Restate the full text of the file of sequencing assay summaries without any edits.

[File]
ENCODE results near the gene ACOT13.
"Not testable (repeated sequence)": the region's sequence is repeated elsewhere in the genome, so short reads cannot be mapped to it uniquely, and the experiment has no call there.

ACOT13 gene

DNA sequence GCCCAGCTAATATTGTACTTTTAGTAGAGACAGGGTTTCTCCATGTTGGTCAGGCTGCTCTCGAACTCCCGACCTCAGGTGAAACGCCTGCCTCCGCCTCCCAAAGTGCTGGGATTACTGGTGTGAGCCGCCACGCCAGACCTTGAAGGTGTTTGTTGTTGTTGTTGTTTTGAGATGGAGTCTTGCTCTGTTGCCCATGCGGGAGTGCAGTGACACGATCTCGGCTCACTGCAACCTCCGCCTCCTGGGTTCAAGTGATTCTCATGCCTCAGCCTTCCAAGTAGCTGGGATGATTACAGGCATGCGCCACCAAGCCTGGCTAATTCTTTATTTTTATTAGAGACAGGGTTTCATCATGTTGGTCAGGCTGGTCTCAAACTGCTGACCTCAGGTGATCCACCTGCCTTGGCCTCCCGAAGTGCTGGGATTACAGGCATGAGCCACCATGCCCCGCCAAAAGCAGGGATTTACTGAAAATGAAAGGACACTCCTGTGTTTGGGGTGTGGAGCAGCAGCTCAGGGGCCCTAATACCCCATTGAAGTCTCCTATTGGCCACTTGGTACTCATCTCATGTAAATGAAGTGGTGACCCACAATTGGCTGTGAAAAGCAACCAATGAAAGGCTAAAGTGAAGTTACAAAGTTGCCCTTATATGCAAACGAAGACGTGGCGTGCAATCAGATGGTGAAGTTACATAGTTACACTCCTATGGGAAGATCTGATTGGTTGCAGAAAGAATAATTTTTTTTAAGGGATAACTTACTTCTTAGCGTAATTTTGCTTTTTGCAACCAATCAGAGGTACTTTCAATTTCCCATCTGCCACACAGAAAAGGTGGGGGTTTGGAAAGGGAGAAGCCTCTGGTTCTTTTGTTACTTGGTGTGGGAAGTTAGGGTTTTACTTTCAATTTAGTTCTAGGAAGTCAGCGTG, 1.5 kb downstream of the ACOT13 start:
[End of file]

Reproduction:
ENCODE results near the gene ACOT13.
"Not testable (repeated sequence)": the region's sequence is repeated elsewhere in the genome, so short reads cannot be mapped to it uniquely, and the experiment has no call there.

ACOT13 gene

DNA sequence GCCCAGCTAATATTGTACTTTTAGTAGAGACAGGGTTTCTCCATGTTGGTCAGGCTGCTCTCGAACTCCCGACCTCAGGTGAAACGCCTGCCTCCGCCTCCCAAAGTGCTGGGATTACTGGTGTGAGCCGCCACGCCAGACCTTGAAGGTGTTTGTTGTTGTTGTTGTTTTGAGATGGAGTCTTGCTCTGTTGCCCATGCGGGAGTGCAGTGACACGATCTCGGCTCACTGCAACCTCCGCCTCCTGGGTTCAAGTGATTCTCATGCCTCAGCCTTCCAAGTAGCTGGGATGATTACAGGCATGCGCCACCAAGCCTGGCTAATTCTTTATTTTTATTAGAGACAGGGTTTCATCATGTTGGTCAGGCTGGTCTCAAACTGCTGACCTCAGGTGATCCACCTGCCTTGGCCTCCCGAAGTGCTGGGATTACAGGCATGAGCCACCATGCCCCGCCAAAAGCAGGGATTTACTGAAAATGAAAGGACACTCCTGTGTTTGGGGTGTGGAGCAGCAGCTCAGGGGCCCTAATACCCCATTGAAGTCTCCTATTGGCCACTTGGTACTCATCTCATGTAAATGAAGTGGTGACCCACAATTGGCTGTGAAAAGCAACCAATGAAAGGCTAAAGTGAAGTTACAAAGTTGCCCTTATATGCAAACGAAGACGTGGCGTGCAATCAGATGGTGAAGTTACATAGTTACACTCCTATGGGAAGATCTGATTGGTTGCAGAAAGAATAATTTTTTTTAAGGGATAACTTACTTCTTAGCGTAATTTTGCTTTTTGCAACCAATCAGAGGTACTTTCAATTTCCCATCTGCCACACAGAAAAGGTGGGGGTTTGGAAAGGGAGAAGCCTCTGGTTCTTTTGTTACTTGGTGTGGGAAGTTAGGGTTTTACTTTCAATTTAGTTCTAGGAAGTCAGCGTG, 1.5 kb downstream of the ACOT13 start: